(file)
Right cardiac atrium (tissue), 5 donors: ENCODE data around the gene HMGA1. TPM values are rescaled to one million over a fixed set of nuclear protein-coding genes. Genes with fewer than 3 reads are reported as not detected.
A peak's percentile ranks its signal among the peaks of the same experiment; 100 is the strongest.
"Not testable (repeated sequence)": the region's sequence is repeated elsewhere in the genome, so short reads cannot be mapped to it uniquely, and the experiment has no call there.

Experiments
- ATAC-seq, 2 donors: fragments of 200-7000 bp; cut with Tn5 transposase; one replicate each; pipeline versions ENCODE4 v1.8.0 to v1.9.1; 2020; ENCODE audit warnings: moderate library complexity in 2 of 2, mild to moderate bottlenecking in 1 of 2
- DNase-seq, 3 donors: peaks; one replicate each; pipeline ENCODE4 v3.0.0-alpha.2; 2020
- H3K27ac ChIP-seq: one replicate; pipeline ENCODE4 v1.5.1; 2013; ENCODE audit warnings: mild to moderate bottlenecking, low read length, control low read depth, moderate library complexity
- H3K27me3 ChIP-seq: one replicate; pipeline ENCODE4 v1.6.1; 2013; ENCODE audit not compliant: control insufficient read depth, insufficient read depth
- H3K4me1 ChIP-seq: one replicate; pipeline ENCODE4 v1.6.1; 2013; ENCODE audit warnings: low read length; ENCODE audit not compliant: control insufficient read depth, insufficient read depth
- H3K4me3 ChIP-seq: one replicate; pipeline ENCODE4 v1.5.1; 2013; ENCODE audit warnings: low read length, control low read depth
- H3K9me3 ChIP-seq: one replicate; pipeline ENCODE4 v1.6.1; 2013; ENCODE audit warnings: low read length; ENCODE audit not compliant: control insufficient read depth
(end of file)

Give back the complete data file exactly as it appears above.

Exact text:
Right cardiac atrium (tissue), 5 donors: ENCODE data around the gene HMGA1. TPM values are rescaled to one million over a fixed set of nuclear protein-coding genes. Genes with fewer than 3 reads are reported as not detected.
A peak's percentile ranks its signal among the peaks of the same experiment; 100 is the strongest.
"Not testable (repeated sequence)": the region's sequence is repeated elsewhere in the genome, so short reads cannot be mapped to it uniquely, and the experiment has no call there.

Experiments
- ATAC-seq, 2 donors: fragments of 200-7000 bp; cut with Tn5 transposase; one replicate each; pipeline versions ENCODE4 v1.8.0 to v1.9.1; 2020; ENCODE audit warnings: moderate library complexity in 2 of 2, mild to moderate bottlenecking in 1 of 2
- DNase-seq, 3 donors: peaks; one replicate each; pipeline ENCODE4 v3.0.0-alpha.2; 2020
- H3K27ac ChIP-seq: one replicate; pipeline ENCODE4 v1.5.1; 2013; ENCODE audit warnings: mild to moderate bottlenecking, low read length, control low read depth, moderate library complexity
- H3K27me3 ChIP-seq: one replicate; pipeline ENCODE4 v1.6.1; 2013; ENCODE audit not compliant: control insufficient read depth, insufficient read depth
- H3K4me1 ChIP-seq: one replicate; pipeline ENCODE4 v1.6.1; 2013; ENCODE audit warnings: low read length; ENCODE audit not compliant: control insufficient read depth, insufficient read depth
- H3K4me3 ChIP-seq: one replicate; pipeline ENCODE4 v1.5.1; 2013; ENCODE audit warnings: low read length, control low read depth
- H3K9me3 ChIP-seq: one replicate; pipeline ENCODE4 v1.6.1; 2013; ENCODE audit warnings: low read length; ENCODE audit not compliant: control insufficient read depth